MARINE CORPS BASE CAMP LEJEUNE, N.C. -- When Marines encounter tough situations, they can fall back on training, but basic preparation sometimes isn’t enough. A Marine’s survival instinct combined with combat training could make a Marine an effective force in any situation.
Sergeant Anthony J. Gantt of Miami is a prime example of an effectively trained Marine and he was awarded the Bronze Star medal with a combat distinguishing device Oct. 31, for actions performed during Operation Iraqi Freedom. He served as a tank commander with 2nd Platoon, Company A, 2nd Tank Battalion.
During a combat operation, Gantt led a breach force through severely restricted terrain while under rocket-propelled grenade fire. With low visibility and under intense enemy fire, he used his night vision goggles to guide the tank to a target site, enabling the breaching force to fire its mine clearing line charges. Upon completion of the breach, his tank was the lead element into another city.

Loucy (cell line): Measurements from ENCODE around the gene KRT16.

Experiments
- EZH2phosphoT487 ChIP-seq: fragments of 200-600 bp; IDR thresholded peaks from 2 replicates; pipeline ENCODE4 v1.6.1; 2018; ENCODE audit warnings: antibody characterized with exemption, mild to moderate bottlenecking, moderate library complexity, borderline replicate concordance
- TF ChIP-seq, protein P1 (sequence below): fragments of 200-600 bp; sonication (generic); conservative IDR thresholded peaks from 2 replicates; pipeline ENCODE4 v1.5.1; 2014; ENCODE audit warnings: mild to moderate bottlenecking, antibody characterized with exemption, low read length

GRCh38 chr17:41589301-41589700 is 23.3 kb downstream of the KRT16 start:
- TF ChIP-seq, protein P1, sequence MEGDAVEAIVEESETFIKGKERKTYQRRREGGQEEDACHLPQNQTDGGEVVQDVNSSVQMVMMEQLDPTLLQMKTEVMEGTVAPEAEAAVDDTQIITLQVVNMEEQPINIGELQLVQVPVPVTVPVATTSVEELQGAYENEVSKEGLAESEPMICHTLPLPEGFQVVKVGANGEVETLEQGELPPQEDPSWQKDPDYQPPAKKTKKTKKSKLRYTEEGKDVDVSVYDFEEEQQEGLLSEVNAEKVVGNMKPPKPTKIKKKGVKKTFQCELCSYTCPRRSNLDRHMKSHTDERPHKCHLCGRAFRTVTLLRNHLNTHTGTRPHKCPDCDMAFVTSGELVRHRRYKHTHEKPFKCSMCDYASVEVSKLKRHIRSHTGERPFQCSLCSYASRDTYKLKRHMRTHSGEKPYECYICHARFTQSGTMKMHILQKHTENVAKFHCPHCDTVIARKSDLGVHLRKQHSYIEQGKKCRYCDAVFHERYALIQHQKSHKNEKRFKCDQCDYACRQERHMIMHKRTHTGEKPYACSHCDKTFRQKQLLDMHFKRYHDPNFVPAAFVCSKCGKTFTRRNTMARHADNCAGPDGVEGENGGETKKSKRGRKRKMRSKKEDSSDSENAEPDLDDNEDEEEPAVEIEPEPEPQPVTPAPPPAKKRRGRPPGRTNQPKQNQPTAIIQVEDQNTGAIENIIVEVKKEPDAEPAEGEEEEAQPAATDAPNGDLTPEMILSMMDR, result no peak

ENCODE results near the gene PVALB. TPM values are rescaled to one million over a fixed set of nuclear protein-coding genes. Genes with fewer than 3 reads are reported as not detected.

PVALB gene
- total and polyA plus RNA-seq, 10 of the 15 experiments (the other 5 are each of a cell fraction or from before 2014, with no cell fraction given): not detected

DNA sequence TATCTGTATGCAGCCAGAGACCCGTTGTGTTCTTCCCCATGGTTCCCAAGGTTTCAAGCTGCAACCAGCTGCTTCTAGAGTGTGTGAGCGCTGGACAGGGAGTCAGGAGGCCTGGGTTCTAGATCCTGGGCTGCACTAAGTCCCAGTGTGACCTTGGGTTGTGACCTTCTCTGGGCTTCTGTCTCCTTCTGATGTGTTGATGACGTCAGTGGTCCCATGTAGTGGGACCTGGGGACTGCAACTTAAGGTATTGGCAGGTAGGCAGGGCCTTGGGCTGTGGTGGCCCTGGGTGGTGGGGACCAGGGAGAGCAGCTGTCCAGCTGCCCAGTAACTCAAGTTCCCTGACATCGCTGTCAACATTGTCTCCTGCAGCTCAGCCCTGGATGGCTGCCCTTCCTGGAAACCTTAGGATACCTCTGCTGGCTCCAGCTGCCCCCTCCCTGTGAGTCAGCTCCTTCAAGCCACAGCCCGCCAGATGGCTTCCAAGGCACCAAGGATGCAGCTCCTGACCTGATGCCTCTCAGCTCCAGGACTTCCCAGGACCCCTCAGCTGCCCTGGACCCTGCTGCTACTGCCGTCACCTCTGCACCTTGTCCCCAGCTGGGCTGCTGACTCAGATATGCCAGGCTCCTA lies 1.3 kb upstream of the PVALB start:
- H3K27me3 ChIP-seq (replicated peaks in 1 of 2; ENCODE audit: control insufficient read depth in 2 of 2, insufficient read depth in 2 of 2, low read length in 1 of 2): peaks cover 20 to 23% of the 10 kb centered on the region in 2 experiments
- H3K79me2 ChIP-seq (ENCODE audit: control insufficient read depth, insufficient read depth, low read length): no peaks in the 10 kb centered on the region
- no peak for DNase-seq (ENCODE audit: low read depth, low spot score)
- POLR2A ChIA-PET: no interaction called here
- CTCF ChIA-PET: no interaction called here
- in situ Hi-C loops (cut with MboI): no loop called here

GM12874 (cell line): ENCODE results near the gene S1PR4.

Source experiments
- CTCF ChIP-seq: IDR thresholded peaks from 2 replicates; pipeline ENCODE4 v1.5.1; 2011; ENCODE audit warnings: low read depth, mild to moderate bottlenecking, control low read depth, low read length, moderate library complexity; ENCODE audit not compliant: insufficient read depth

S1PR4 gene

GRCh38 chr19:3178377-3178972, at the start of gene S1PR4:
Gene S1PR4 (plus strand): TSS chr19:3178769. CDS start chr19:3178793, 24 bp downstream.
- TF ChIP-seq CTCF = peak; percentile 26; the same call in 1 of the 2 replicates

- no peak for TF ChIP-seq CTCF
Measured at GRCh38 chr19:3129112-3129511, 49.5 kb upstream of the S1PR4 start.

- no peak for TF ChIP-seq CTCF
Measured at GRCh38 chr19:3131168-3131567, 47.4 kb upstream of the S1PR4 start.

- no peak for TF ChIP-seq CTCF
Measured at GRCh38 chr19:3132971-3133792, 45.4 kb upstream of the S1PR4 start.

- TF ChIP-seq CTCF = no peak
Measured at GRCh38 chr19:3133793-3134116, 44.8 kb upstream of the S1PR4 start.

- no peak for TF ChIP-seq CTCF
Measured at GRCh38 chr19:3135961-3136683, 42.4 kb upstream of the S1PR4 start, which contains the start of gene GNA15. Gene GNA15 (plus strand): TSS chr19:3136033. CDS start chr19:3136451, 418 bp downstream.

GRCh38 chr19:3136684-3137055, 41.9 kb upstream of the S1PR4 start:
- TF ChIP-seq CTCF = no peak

Two days later, the tank received intense enemy small arms, machine gun, rocket-propelled grenade and anti-tank fire. A shoulder-fired anti-tank missile penetrated the tank’s armor. The impact disabled his radios and wounded the gunner. Choking on smoke and unable to contact his wingman, he navigated his tank through several alleys until he reached him.
Still receiving fire, he pulled the gunner from the turret and directed the loader to return fire with his pistol as he administered first aid.
Gantt credits some of his success to the training he received before deploying to Iraq.
“Many weeks prior to the deployment were spent doing last minute training so we knew what the insurgents might throw our way,” Gantt said.
Training wasn’t the only factor that led to Gantt’s success.
“Tank battalion is a close-knit community,” Gantt said. I care about them all. If something goes wrong we do everything we can to keep each other safe.”